Caterpillar is the latest "iconic American company" to be on the hit list of Jim Chanos, the founder and managing partner of Kynikos Associates.
Chanos argued at the Delivering Alpha conference presented by CNBC and Institutional Investor that a slowdown in mining is going to cut into Caterpillar's earnings faster and deeper than investors expect.
"The bulls expect a capex decline in mining. But here's the problem: they expect it to decline slowly," Chanos said.
Chanos pointed out that capital spending on mining equipment was currently far higher than the historical average, driven in large part by "the Chinese real estate bubble." The Chinese slowdown and the end of "the global commodities super-cycle" will drive spending back down to something closer to historical levels.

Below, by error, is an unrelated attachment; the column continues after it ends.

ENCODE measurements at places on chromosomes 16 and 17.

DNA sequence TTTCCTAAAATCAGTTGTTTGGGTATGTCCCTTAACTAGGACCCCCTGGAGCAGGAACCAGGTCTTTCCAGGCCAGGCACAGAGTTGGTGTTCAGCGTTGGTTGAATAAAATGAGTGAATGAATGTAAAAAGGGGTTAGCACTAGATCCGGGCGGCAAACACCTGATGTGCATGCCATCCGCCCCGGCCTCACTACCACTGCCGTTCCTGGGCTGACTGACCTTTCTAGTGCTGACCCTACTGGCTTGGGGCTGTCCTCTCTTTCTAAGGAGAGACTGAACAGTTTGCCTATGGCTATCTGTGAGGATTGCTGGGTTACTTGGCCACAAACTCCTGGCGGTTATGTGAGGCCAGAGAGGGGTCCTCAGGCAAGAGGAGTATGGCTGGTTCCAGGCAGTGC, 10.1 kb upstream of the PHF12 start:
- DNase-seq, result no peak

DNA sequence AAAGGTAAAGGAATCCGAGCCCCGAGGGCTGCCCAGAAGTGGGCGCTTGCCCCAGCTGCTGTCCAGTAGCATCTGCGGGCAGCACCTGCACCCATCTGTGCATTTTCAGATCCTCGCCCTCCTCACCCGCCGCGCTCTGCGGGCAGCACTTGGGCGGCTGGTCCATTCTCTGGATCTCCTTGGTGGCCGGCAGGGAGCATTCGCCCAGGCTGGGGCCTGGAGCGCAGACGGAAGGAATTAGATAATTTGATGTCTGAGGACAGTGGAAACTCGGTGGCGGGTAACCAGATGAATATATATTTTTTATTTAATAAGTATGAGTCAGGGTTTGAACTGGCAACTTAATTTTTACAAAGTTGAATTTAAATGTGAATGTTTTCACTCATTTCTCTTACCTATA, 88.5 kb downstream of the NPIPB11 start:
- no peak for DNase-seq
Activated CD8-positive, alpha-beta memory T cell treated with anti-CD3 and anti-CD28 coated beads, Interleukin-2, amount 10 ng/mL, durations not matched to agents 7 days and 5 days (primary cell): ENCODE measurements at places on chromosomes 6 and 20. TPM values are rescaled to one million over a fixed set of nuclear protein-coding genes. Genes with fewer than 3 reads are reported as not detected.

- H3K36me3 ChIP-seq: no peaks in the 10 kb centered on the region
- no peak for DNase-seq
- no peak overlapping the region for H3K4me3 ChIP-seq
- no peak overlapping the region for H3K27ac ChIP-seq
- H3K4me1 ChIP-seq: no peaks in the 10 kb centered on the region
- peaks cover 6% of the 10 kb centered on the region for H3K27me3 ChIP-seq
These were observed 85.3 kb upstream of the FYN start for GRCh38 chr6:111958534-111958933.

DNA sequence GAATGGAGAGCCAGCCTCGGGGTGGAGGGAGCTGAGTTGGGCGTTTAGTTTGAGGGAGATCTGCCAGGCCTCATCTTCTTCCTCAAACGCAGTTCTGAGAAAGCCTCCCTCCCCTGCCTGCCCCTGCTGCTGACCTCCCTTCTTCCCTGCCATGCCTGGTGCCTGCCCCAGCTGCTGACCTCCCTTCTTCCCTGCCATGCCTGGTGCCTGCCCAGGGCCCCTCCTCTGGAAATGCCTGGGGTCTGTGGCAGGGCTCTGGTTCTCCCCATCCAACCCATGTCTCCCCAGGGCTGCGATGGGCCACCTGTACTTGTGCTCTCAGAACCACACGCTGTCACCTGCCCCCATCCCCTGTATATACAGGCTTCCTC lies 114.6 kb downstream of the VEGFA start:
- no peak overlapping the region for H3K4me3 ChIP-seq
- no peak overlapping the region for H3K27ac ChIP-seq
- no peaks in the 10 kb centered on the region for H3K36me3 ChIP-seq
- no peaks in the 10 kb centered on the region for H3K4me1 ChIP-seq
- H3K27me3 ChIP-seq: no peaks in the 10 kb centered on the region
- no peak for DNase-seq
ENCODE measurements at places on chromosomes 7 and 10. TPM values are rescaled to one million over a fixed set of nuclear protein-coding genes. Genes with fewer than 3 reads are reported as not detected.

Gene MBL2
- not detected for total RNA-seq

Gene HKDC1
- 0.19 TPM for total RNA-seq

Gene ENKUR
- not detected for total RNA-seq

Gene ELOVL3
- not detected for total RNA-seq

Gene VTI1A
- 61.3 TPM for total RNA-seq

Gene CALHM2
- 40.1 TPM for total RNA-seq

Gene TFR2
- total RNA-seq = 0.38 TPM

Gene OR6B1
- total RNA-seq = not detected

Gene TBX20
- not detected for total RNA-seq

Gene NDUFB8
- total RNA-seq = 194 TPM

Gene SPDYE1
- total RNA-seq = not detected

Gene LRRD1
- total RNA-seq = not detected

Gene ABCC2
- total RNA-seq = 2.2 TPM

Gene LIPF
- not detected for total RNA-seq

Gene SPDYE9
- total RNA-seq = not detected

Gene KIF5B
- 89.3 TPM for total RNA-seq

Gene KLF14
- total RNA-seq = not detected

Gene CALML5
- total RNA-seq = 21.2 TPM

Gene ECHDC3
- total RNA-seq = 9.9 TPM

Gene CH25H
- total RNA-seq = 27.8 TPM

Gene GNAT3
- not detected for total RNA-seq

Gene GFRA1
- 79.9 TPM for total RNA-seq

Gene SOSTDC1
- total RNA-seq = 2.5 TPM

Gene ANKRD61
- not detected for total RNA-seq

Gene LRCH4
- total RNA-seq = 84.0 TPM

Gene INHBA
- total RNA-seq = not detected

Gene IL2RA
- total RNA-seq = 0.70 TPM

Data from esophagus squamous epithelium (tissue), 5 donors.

Chanos is perhaps the world's best known short-seller. When he names a company as one of his targets, its stock often sells off rapidly. Last year at Delivering Alpha he took on Hewlett Packard. At the start of his presentation on Wednesday, he joked that his portion of the day's program should be called "Destroying Alpha."
Expanding on his thesis, Chanos said that a reversion to the mean in capital spending for mining equipment would strike deep into Caterpillar's profitability He also argued that there are "accounting issues" arising from the way the Caterpillar had written down the value of recent acquisitions.
And he got a bit personal, saying the chief executive was too "promotional." He was referring to Douglas R. Oberhelman.
"His forecasts are routinely off," Chanos said.
—By CNBC's John Carney. Follow him on Twitter @carney.